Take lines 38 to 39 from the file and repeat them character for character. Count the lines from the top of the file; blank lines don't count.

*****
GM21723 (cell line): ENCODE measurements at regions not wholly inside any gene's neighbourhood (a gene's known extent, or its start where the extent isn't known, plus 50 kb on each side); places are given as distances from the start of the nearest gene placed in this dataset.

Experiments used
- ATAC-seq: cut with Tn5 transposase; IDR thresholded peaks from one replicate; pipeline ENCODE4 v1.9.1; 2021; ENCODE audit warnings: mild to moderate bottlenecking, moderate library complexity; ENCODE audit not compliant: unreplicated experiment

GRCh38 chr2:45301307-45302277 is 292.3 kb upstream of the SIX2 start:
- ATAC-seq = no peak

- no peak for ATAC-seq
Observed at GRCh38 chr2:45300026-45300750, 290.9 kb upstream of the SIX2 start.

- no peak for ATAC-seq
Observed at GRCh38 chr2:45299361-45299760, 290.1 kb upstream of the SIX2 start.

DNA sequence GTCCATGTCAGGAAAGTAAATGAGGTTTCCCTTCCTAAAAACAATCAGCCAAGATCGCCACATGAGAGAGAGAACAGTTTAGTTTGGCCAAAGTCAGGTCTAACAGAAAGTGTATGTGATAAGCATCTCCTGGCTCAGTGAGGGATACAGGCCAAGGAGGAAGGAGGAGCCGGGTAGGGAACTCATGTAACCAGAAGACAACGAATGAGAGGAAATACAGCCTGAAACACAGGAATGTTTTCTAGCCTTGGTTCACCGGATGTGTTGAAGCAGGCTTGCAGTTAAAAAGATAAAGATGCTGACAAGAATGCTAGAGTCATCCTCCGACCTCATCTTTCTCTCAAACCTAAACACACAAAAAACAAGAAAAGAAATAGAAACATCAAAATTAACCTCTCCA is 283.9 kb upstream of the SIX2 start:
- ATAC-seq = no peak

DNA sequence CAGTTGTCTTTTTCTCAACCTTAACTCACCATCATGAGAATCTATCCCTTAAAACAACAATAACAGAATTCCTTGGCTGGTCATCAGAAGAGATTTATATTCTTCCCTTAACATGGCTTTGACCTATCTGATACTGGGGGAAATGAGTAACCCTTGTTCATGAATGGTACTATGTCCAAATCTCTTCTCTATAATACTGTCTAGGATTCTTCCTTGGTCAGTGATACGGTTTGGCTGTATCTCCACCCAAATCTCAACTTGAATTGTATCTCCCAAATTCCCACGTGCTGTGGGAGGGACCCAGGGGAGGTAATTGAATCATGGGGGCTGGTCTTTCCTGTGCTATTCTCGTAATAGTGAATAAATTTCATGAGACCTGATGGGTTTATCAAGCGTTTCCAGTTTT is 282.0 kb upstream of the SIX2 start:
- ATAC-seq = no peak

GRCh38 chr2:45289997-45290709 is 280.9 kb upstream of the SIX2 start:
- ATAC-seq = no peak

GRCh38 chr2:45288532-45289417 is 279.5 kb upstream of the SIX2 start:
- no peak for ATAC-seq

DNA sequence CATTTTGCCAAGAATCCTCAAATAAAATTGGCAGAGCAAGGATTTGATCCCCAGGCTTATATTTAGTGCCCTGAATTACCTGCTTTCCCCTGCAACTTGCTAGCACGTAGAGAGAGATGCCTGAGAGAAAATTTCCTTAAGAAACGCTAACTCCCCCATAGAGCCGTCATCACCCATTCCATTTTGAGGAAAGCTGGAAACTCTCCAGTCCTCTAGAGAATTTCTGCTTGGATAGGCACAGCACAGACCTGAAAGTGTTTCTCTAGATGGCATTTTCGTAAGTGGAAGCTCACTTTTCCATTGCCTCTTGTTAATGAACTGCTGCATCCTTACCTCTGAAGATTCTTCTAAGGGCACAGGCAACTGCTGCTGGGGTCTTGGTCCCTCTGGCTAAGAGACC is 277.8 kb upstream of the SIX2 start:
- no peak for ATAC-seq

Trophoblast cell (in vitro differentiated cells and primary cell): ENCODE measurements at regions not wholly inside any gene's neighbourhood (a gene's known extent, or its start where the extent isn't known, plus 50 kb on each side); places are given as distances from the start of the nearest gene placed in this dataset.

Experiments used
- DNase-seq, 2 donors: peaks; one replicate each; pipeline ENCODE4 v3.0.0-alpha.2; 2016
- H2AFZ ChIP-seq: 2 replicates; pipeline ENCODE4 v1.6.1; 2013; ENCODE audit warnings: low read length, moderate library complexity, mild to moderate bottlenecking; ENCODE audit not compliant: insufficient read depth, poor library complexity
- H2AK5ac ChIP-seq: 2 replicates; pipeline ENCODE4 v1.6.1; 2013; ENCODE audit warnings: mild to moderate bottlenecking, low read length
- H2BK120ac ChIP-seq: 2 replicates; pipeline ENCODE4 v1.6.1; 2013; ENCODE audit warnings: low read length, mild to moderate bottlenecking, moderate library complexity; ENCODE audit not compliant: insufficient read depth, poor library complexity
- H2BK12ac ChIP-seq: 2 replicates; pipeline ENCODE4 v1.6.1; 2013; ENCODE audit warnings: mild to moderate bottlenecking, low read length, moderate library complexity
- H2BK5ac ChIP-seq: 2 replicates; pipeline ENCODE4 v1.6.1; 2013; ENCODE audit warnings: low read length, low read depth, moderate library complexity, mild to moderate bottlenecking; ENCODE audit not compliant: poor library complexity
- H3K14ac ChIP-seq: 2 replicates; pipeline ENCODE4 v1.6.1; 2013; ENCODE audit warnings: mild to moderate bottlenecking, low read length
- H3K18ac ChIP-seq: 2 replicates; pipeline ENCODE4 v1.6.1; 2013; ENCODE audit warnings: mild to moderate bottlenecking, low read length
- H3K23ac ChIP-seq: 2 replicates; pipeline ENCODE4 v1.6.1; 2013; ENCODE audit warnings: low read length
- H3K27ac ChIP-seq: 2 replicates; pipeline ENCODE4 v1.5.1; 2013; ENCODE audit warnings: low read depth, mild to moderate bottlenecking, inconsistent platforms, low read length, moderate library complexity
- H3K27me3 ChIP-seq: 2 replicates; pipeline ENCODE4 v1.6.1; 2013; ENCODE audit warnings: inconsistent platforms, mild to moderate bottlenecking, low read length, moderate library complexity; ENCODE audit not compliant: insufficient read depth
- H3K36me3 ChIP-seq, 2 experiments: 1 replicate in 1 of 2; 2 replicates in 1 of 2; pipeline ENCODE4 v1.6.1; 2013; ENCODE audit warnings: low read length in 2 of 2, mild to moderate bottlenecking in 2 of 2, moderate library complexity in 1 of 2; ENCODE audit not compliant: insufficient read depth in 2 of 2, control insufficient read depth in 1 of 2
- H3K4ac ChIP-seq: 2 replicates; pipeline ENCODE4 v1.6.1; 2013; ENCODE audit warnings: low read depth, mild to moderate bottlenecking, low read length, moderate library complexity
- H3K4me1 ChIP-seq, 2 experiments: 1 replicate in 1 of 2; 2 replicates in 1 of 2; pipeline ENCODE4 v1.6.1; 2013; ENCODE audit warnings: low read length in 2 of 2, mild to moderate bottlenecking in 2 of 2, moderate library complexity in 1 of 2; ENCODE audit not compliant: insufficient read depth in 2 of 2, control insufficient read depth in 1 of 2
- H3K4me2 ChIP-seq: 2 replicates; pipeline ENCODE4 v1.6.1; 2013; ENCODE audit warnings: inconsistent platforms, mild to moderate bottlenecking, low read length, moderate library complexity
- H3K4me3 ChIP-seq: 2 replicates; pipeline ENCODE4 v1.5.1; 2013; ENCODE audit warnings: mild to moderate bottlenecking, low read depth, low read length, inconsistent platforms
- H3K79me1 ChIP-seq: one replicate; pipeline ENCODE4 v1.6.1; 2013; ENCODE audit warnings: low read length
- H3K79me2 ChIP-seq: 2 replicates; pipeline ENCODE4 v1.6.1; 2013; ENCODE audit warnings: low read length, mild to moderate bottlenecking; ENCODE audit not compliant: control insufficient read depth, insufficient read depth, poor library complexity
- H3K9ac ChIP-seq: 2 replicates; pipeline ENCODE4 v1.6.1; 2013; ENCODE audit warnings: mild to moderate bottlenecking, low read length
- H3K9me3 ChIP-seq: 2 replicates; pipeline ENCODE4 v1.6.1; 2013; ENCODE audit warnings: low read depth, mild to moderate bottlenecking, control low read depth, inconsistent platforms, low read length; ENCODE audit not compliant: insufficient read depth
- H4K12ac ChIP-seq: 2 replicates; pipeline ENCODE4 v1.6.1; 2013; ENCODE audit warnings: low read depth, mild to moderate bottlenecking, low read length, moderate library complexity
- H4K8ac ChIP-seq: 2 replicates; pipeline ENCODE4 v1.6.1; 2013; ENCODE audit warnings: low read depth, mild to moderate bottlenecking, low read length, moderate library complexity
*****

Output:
- H3K79me1 ChIP-seq: one replicate; pipeline ENCODE4 v1.6.1; 2013; ENCODE audit warnings: low read length
- H3K79me2 ChIP-seq: 2 replicates; pipeline ENCODE4 v1.6.1; 2013; ENCODE audit warnings: low read length, mild to moderate bottlenecking; ENCODE audit not compliant: control insufficient read depth, insufficient read depth, poor library complexity